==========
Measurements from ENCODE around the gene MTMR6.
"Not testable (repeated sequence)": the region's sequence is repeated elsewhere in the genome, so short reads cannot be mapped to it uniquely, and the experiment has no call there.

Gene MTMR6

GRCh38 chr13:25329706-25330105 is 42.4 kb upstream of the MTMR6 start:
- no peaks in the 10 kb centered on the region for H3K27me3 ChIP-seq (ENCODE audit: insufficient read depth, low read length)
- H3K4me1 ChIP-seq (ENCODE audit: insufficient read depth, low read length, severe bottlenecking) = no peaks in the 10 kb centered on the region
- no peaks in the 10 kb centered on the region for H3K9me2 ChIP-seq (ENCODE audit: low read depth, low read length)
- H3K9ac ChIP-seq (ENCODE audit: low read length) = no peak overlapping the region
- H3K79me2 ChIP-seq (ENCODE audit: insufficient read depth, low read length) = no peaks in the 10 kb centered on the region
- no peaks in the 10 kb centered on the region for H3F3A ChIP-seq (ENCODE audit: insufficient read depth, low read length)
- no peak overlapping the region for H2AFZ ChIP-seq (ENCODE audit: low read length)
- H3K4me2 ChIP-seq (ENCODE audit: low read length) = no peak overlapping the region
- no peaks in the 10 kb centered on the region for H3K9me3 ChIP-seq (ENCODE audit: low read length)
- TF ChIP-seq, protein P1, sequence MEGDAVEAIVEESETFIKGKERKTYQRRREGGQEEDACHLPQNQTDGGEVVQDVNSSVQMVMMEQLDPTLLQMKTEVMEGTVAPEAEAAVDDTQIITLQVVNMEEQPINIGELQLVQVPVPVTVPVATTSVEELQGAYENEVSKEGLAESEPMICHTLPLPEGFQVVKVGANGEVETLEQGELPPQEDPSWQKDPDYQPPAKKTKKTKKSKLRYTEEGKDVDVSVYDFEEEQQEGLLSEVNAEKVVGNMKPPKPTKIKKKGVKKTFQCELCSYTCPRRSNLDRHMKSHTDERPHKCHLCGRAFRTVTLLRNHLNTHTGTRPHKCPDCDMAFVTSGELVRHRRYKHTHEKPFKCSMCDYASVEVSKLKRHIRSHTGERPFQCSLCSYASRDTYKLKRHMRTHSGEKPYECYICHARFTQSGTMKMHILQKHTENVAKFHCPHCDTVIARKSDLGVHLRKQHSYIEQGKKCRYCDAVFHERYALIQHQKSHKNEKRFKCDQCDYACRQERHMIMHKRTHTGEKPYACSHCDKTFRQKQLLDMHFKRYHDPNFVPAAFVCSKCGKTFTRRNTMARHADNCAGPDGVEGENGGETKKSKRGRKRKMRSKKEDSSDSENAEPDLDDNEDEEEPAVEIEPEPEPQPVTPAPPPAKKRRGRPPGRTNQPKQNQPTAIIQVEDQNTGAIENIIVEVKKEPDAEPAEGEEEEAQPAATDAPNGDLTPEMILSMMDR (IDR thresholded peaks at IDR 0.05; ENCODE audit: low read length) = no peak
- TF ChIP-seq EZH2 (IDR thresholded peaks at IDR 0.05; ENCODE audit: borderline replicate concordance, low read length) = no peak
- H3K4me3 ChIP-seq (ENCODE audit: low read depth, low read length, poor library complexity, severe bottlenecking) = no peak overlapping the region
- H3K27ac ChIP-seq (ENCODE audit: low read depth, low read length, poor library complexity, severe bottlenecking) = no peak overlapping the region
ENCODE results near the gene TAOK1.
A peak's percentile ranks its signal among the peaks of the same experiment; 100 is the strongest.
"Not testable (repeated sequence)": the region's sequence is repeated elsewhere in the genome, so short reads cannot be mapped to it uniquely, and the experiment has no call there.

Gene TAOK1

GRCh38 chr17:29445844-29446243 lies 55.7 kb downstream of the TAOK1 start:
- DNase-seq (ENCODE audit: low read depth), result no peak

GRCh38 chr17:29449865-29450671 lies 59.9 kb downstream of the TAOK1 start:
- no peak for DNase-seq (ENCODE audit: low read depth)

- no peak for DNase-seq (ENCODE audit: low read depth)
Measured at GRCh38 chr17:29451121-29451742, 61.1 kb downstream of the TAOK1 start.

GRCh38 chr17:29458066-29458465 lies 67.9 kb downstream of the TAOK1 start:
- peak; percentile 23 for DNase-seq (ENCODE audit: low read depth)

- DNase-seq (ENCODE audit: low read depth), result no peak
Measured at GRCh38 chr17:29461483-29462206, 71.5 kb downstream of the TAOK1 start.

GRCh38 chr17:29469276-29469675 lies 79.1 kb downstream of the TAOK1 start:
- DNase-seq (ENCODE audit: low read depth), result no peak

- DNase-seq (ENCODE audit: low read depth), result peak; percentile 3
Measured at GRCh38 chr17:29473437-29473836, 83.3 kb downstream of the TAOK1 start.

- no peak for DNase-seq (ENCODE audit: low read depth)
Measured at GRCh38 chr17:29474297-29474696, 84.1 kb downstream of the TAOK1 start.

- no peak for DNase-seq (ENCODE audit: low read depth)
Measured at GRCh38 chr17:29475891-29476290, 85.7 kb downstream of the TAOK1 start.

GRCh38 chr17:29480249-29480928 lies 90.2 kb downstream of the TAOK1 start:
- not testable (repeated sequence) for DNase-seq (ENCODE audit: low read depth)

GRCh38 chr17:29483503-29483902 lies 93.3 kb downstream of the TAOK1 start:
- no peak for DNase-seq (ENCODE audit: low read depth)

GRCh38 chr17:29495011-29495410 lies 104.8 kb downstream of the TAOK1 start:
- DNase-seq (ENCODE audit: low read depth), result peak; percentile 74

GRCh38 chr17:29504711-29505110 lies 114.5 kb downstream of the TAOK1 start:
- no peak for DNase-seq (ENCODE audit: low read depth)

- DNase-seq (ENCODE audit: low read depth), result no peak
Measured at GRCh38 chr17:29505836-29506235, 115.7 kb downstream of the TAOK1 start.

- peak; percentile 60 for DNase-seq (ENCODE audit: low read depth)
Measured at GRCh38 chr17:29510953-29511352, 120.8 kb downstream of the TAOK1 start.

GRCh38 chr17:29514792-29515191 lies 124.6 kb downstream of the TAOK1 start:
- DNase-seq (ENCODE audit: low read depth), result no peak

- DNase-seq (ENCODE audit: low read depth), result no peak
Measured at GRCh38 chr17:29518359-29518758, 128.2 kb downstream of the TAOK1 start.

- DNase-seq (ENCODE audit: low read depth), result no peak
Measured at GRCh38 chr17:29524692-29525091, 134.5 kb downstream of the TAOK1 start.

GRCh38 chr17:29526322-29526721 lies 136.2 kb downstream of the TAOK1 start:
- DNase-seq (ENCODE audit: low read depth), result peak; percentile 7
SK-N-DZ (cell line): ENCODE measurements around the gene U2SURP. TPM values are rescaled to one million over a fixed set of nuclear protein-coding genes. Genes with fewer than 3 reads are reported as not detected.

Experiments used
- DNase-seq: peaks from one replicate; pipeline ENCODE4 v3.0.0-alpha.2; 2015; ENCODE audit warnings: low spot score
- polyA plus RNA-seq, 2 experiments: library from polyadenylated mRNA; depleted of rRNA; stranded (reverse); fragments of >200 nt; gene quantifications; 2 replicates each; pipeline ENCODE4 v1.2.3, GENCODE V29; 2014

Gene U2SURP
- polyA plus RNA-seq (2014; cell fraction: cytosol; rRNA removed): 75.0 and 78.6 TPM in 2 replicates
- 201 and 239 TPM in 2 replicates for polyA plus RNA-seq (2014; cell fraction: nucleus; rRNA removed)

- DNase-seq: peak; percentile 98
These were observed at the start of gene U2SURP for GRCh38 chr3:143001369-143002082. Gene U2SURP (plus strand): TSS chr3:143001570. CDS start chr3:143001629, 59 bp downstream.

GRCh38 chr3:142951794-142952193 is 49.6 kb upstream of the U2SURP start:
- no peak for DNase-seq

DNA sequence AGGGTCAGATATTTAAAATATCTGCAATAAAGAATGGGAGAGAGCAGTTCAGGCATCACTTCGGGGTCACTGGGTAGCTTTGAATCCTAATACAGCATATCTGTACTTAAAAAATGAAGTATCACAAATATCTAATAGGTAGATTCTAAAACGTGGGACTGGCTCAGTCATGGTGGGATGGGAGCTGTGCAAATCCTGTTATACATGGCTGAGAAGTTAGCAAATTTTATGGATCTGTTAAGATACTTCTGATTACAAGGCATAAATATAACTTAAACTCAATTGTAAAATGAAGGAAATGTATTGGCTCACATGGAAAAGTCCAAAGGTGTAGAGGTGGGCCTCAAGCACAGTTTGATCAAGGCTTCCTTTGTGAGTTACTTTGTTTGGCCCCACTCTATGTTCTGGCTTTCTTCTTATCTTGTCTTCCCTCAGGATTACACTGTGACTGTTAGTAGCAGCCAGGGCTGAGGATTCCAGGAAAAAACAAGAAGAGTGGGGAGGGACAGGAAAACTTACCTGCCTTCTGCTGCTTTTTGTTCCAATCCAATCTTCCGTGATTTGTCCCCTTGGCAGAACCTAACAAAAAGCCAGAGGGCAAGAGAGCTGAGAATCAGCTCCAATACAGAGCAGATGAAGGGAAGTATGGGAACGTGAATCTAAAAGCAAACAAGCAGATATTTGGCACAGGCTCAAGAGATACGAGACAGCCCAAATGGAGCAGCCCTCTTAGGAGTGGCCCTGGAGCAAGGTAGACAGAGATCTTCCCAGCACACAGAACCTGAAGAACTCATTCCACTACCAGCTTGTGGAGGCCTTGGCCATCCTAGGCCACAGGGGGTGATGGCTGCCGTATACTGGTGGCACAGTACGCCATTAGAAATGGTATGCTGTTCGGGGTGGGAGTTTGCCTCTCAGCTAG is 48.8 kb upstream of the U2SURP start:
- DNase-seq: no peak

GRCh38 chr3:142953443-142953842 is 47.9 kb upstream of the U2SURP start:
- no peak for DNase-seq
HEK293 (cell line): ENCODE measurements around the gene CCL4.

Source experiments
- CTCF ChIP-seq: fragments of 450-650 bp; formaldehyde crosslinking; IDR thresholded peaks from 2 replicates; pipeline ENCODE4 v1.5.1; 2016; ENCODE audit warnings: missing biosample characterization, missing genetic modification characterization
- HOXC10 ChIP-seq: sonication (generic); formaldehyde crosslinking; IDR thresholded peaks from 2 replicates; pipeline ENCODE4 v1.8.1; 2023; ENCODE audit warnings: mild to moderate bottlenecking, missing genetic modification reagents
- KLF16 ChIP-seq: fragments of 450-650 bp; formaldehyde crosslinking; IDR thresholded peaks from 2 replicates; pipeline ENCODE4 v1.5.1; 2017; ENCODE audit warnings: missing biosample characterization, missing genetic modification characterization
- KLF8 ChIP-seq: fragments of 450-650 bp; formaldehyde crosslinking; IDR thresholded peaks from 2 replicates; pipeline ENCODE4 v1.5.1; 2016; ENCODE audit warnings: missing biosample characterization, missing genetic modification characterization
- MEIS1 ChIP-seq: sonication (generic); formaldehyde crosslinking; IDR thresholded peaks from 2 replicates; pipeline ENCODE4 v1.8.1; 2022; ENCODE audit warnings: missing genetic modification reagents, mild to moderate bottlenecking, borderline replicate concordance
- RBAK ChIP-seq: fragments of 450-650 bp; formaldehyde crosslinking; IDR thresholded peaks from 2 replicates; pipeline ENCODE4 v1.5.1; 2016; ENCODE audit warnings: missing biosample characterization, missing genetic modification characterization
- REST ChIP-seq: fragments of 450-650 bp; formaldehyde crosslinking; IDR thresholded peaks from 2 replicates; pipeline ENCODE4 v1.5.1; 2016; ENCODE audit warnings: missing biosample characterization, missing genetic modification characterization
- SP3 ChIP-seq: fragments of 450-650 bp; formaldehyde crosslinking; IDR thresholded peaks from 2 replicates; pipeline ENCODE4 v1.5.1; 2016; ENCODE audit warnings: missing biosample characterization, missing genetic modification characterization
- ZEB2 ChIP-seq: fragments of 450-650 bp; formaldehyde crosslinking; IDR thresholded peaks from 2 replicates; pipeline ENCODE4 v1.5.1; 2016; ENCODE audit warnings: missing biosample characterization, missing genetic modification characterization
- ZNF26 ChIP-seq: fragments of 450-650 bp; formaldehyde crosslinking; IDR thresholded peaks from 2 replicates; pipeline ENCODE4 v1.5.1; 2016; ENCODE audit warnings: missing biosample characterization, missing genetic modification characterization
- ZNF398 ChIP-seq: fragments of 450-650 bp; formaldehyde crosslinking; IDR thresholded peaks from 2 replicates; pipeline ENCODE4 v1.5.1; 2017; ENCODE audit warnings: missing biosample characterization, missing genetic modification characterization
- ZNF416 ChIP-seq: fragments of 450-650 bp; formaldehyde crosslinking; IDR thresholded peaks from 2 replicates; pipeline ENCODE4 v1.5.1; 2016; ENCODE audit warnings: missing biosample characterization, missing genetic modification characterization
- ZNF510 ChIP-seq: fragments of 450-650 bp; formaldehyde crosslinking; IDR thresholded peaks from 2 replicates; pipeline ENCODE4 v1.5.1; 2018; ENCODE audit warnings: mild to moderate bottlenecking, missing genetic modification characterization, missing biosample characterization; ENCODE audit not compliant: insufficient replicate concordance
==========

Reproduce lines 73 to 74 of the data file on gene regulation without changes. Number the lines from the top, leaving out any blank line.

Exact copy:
GRCh38 chr3:142953443-142953842 is 47.9 kb upstream of the U2SURP start:
- no peak for DNase-seq